I remember helping my mother make dumplings stuffed with meat, vegetables and mushrooms and little, round mochi in red, white and pink made of sweet rice right up to New Years Eve. The dumplings were made in the same shape as gold and silver boats that were the official money of old China. Depending on how many you ate, it represented how prosperous you would be in the upcoming year. Well, you can imagine the contest we had at the dining table.

Also the mochi symbolize “reunion and cooperation” as well as growth. So children were encouraged to eat lots of them. A common sight at the dining table is a hot pot—Chinese version of the fondue except it is with boiling water. It is so wonderful to gather with the entire family on a cold, winter night and cook right at the table, whatever you want to eat from a large assortment of sliced meat, poultry, seafood, mushrooms, vegetables, tofu, glass noodles (made with mung bean flour) and eggs. The best part was always concocting your own special sauce from a choice of some 10-15 sauces. We always had to have an oyster (Hao in Chinese) which means “the best” or “all is well.”

The holiday carries on for two weeks with celebrations, festivities and visits with  friends and family. Finally, it ends with the lantern festival on the 15th day, which is a full moon. The evening ushers in thousands of lanterns on the street, with children carrying them, and elaborate lanterns in many shapes like the dragon, phoenix and other auspicious animals are on display. This was one of my favorite activities as a child, often standing in front of the many displays, mesmerized by their awesome shapes and sizes. My experience of Chinese New Year celebration was always so full of fun, meaning and inspiration that I want to share it with all my American friends. I hope you will join us in ushering in a New Year and new energy cycle.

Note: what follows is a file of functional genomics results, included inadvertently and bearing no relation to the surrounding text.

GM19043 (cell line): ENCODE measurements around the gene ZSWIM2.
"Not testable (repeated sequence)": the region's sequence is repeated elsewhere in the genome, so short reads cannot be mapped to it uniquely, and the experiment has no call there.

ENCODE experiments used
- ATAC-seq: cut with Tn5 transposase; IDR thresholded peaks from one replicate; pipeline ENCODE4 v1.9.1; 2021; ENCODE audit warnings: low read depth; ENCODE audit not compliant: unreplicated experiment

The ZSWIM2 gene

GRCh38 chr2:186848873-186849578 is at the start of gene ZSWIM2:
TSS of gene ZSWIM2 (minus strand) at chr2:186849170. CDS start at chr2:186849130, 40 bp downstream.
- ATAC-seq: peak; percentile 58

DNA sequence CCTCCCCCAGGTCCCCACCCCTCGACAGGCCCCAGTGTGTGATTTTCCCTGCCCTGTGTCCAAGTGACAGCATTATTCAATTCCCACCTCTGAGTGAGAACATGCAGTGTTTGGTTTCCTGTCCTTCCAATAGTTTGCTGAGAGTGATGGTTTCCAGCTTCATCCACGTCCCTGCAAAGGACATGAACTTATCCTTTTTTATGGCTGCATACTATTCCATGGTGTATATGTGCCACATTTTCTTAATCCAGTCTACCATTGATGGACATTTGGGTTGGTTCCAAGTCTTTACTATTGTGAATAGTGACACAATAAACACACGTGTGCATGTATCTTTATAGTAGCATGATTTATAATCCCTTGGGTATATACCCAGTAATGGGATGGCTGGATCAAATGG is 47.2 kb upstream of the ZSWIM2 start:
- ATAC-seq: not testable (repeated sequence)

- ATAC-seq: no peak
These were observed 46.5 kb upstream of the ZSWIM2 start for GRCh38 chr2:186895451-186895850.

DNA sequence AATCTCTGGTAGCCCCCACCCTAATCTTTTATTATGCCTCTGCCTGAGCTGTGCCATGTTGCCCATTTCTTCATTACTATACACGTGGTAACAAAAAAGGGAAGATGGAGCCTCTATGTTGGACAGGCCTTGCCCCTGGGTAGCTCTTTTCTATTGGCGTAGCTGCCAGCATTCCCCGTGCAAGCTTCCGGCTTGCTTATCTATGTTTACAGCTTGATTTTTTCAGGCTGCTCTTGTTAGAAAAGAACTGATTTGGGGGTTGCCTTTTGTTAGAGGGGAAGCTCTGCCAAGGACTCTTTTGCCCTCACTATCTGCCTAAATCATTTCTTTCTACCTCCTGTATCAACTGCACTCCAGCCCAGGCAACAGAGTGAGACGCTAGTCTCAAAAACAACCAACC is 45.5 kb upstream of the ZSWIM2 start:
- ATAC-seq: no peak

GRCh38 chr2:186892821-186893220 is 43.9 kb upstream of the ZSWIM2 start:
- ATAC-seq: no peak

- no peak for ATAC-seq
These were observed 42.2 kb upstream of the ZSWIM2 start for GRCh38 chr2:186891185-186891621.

A little advice about the year of the water horse:

The energy of this year resembles that of the horse: powerful, energetic and excitable. Yet, when untamed, impulsiveness, recklessness, and destructiveness can result, since elementally, Water dominates the year. However, against the Horse, which is a symbol of Fire, the two opposite energies must try to harmonize; otherwise there will arise much conflict, which is always the danger that lurks beneath. The year will be characterized by busy activities, movement, travel and many distractions that will try to knock you off your balance.

To succeed in this year of the Water Horse, you must stay very focused, single purposed, and resolve all inner and outer conflicts. This brings opportunity for spiritual cultivation to help dissolve all obstacles. The Book of Changes (I-Ching) is an excellent personal advisor to restore harmony and balance   and to gain clarity in times of conflicts  and confusion. Seek peace and cooperation with people around you. Tame the horse within you that wants to go in many different directions; instead, keepa tight rein and

stay on the path. Steadily and productively, direct it to plow the field for the abundant harvest that you are seeking.

Best wishes for a Happy, Healthy and Abundant New Year from all of us at Tao of Wellness!